The failure of the National Drug Strategy Master Plan
Posted By Stabroek staff On June 30, 2009 @ 5:01 am In Editorial | 2 Comments
President Bharrat Jagdeo marked last Friday, June 26 − which was observed as ‘International Day against Drug Abuse and Drug Trafficking’ − by declaring, “I think we are doing the best we could in terms of combatting the trade. I keep saying that very few countries in the world …[certainly] none in this hemisphere that I know of, would have polygraphed their narcotics unit twice in six months and gotten rid of the people who failed.”
According to the Guyana Chronicle newspaper, the President then went on to say, “If we had more resources… we may be able to better patrol our waters; if we had more resources, we may be able to have radar coverage over our whole country and, maybe, be able to fly and police all of our borders. But we cannot do those things. But the little resources we have, we are deploying it as best as we could.”
The President made no mention on Friday of the fact that the fourth anniversary of his administration’s launch of the National Drug Strategy Master Plan for 2005-2009 on June 21, 2005 also slipped by last week. In its most recent International Narcotics Control Strategy Report − released only four months ago on February 27 − the US Department of State noted, “In the penultimate year of its National Drug Strategy Master Plan for 2005-2009, the Government of Guyana has achieved few of the Plan’s original goals. Minimal cooperation among law enforcement bodies, weak border controls, and limited resources for law enforcement… allowed drug traffickers to move shipments via river, air, and land without meaningful resistance.” If the US government concluded that the Guyana Government has under-achieved, so have Guyanese citizens.
Why, after four years, has the administration not fully established the key arms, commissions, committees, centres, secretariat, and regional units called for in the Plan? Why has the Plan’s implementation lapsed into a farcical pantomime of promises without performance?
Even if erecting the Plan’s entire, operational infrastructure and governmental superstructure could not be financed, surely the most important elements needed to strengthen and support the work of the Customs and Police anti-narcotics units could have been activated! Even without a large number of ships, aeroplanes and radar, much more could be done to fight narco-trafficking than polygraphing the narcotics unit.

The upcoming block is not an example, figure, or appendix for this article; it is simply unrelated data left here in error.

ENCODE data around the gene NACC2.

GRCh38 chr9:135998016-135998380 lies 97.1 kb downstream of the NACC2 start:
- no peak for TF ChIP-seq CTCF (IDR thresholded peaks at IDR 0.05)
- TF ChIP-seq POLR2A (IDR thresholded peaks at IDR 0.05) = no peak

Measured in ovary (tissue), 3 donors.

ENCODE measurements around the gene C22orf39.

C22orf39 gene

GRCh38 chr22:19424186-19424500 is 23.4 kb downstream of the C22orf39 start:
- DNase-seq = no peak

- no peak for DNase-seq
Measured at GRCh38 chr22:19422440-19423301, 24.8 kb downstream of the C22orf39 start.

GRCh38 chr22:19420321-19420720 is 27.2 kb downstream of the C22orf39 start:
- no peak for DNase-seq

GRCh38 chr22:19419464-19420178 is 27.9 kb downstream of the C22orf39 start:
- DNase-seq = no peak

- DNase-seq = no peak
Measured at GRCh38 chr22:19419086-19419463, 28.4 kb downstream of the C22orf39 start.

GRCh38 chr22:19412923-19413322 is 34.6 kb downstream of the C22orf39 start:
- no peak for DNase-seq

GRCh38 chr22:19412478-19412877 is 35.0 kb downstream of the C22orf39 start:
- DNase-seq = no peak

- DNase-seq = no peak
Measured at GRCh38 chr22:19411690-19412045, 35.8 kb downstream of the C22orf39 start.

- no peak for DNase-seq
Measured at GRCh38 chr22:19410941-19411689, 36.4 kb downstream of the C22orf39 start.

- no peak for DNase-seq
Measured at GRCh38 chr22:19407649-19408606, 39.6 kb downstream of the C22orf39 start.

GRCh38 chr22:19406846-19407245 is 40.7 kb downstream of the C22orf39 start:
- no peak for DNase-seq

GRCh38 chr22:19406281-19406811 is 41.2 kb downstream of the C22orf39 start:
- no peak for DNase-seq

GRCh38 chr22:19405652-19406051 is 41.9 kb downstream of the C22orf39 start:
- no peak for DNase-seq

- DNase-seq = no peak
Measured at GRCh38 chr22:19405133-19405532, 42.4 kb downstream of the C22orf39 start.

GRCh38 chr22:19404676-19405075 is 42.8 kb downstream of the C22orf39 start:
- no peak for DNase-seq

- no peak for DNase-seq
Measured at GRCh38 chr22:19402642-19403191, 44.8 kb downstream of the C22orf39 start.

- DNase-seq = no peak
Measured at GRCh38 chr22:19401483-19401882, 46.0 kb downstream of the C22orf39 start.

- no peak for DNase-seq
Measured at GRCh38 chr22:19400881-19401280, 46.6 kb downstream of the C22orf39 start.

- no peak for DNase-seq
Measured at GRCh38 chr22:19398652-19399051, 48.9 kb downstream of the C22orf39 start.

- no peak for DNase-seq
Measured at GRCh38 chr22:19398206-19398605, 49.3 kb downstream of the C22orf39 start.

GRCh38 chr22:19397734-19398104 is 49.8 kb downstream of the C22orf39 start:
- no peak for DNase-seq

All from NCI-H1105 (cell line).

Despite the evidence of failure, Minister of Home Affairs Mr Rohee unabashedly told the National Assembly that the administration was “aggressively working” to ensure that several aspects of the Plan were implemented. He cited the establishment of the lame Inter-Agency Task Force on Narcotics and Illicit Weapons but did not explain why the components prescribed by the Plan were still not in place.
An excellent example of the administration’s real intentions has been its jokey performance on the establishment of a permanent office of the US Drug Enforcement Administration in Guyana. Over the years that this topic has been tossed around, Head of the Presidential Secretariat Dr Roger Luncheon announced that the establishment of a DEA office in Guyana would be welcomed suggesting that “certain details” had to be discussed beforehand. Then, former Minister of Home Affairs Ms Gail Teixeira kept up the jape by saying that “talks are ongoing” to establish the DEA office. When Mr Clement Rohee took over the ministry, he could say only that he “could not pronounce definitively” on the matter.
After four years of failure, it is obvious to everyone that the administration has never fully implemented the National Drug Strategy Master Plan because it never had any intention to do so.
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2 Comments To "The failure of the National Drug Strategy Master Plan"
#1 Comment By badlall( DRUG BARONS HAVE A FREE HAND IN GUYANA) On June 30, 2009 @ 9:11 am
NOT ONE DRUG BARON THAT IS “CONNECTED” IN THIS COUNTRY HAS EVER BEEN PROSECUTED.
#2 Comment By Andy On June 30, 2009 @ 11:01 pm
Not one person suspected of smuggling drugs or money laundering has ever been polygraphed and then sentenced for failing the test. Yet these people are floruishing while the President boasts about firing government employees who fail drug tests.
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